The character of the Jewish people is thus defined both by the temporal aspects of its historical legacy and by a belief that the experience of the Jews is part of a larger Divine plan. The former involve a strong communal identity and the land and the law which in ancient times gave tangible expression to this national spirit, and which continued to shape Jewish thought even after the people of Israel had been driven into exile and dispersed. The latter is the conviction, held not only by devout Jews but also by the true believers of other religions which accept the Hebrew Bible, that the course of Jewish history has been shaped by God's promise of guidance and protection. Therefore, again, the Jews are more than a religious group. They are also a historically legitimated political community possessing many of the attributes associated with nationhood. This duality is well-described by James Parkes, who chooses the term "people" to define the collective consciousness of the Jews. He writes that their history is "that of a people inextricably interwoven with that of a religion. Neither can be told apart from the other.... It is best to describe them as a people."

Biblical record and archaeological evidence indicate that the Jews conquered and began to settle the land of Canaan during the thirteenth century before the Christian era (B.C.E.). Moses had given the Israelites political organization and led them out of Egypt, bringing them to the borders of the Promised Land. Then, under Joshua, they initiated a prolonged military campaign in which they gradually took control of the territory and made it their home. Most contemporary scholars believe that it took the Jews many decades to establish hegemony over Eretz Yisrael, and that even after it was secured and occupied, Canaanite enclaves remained for some time. Despite accounts in the Book of Joshua which suggest that the land was conquered in a single campaign, planned in advance by Moses and later Joshua, other Biblical testimony is consistent with those archaeological indications suggesting a struggle that lasted as much as a century. In any event, by the twelfth century B.C.E., the period of Judges, the Jews were firmly established in ancient Palestine, and the area of their control included substantial tracts of territory on both sides of the Jordan River. Map 1.1 shows the extent of Israelite control during the century following the conquest. It also indicates the particular region inhabited by each of the original twelve Israelite tribes.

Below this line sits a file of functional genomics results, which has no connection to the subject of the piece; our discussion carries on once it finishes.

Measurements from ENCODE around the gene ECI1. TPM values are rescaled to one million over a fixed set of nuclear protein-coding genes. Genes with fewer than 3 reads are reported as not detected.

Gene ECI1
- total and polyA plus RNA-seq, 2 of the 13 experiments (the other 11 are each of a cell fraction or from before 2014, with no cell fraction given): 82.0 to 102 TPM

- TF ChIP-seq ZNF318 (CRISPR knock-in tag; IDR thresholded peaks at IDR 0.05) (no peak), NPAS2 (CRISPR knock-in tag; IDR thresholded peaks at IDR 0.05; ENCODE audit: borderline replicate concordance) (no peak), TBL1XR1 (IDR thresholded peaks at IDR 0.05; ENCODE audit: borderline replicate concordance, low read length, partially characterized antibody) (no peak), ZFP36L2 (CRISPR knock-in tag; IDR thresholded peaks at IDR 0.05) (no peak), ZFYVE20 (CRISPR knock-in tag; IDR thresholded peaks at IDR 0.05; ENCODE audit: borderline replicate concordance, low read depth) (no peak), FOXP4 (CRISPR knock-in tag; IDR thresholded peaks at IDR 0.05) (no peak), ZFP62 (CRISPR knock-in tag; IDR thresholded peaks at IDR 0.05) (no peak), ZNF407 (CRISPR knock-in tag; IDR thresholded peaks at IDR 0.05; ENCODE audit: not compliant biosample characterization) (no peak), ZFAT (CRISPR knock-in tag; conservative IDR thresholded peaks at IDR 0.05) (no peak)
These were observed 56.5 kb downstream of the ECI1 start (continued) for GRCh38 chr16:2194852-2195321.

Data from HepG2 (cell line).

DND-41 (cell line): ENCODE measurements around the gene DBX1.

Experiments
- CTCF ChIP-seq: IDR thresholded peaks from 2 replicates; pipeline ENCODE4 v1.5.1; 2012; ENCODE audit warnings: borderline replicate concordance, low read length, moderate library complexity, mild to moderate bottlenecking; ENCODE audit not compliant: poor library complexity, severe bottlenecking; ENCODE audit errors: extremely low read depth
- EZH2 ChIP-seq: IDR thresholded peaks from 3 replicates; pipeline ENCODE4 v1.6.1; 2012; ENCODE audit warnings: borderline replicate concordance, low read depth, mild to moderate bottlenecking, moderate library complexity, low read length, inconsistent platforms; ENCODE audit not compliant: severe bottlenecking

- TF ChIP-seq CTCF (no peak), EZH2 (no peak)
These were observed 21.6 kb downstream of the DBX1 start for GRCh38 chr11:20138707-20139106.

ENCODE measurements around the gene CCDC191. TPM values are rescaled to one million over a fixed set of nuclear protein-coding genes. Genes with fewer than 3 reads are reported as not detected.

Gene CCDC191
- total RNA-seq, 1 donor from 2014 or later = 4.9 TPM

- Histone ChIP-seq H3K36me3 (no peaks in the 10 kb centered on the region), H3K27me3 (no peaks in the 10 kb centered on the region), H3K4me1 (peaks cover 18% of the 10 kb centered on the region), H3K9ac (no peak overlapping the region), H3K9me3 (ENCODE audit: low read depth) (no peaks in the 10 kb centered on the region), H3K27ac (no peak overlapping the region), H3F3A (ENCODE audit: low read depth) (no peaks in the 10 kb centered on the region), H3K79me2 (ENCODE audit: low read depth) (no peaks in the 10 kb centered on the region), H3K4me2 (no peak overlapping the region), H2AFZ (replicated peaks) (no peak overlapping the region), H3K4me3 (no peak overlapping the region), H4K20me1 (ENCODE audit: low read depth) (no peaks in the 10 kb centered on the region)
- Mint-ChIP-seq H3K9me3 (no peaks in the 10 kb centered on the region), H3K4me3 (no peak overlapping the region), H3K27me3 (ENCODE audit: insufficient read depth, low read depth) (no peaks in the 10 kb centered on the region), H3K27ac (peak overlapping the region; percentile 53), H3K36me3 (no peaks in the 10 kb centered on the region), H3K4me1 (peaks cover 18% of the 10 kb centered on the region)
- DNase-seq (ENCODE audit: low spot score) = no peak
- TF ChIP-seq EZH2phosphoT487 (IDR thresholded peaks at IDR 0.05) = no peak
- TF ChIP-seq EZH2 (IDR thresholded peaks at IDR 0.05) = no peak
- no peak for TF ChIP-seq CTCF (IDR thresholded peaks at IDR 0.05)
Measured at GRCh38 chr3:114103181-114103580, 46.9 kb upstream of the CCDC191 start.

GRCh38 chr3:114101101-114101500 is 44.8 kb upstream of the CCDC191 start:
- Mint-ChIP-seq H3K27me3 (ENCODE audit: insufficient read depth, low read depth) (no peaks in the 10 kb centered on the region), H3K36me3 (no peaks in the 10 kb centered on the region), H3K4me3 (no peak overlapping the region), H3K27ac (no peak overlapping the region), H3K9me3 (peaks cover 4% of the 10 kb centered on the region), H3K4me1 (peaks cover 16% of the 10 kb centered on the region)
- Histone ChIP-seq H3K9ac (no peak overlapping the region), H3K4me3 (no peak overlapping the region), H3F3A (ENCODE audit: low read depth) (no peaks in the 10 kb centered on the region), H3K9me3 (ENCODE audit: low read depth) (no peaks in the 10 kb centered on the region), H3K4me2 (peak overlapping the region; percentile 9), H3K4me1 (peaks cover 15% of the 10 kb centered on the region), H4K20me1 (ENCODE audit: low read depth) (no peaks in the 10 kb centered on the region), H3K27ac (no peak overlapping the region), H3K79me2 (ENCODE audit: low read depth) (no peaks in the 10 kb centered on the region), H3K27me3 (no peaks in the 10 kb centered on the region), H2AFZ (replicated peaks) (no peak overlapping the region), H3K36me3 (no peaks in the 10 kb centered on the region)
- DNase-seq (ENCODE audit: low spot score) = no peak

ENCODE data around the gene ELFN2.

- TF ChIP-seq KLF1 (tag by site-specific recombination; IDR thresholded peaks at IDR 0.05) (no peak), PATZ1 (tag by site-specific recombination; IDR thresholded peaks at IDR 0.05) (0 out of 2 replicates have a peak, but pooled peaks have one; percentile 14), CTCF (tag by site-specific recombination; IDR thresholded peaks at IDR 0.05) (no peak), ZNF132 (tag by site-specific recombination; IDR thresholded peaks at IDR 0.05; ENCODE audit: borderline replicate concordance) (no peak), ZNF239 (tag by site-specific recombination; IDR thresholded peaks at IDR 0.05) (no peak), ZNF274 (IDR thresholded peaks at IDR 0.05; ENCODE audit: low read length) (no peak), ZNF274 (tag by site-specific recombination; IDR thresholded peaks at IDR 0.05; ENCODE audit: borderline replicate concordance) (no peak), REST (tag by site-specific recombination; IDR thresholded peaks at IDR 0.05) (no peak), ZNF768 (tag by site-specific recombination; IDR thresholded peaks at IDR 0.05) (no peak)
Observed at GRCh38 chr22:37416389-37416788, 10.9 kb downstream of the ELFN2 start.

The Israelite political community developed steadily, marked by the growth of national consciousness and the emergence of national institutions and reaching its apogee during the period of monarchical rule under David and Solomon. The establishment of the monarchy, which took shape in the latter half of the eleventh century B.C.E. under Samuel and Saul, modified existing patterns of political organization. Prior to this period, leaders had held temporary mandates and were regarded as thoroughly submissive to the will of God. Now, however, although David and Solomon were both devout and God-fearing leaders, they assumed vastly increased powers and presented themselves as more than simple intermediaries between God and His people. According to one scholar, it is as if Jahweh, the Hebrew God, had "delegated some of his powers to a man. As representative of God to the people, and of the people to God, the king partook of the Divine majesty."

David, who ruled until 960 B.C.E., greatly expanded and strengthened the Israelite kingdom. He had initially established his capital in Hebron, in the region of his own tribe, Judah, but within a few years he captured Jerusalem from the Jebusites and made it the center of his growing empire. Soon the kingdom of the Jews stretched from the Red Sea in the south to what is today the southern part of Lebanon, and from the Mediterranean Sea in the east across the Jordan River to Ammon and Moab. In addition, David succeeded in bringing unity to his expanding empire, first gaining allegiance from tribal elders who had formerly resisted the authority of the monarchy and then undermining the power base of these once-independent leaders. Unity and the growth of monarchical power also fostered the emergence of new social groupings, including royal functionaries, government officials, priests, landowners, and merchants.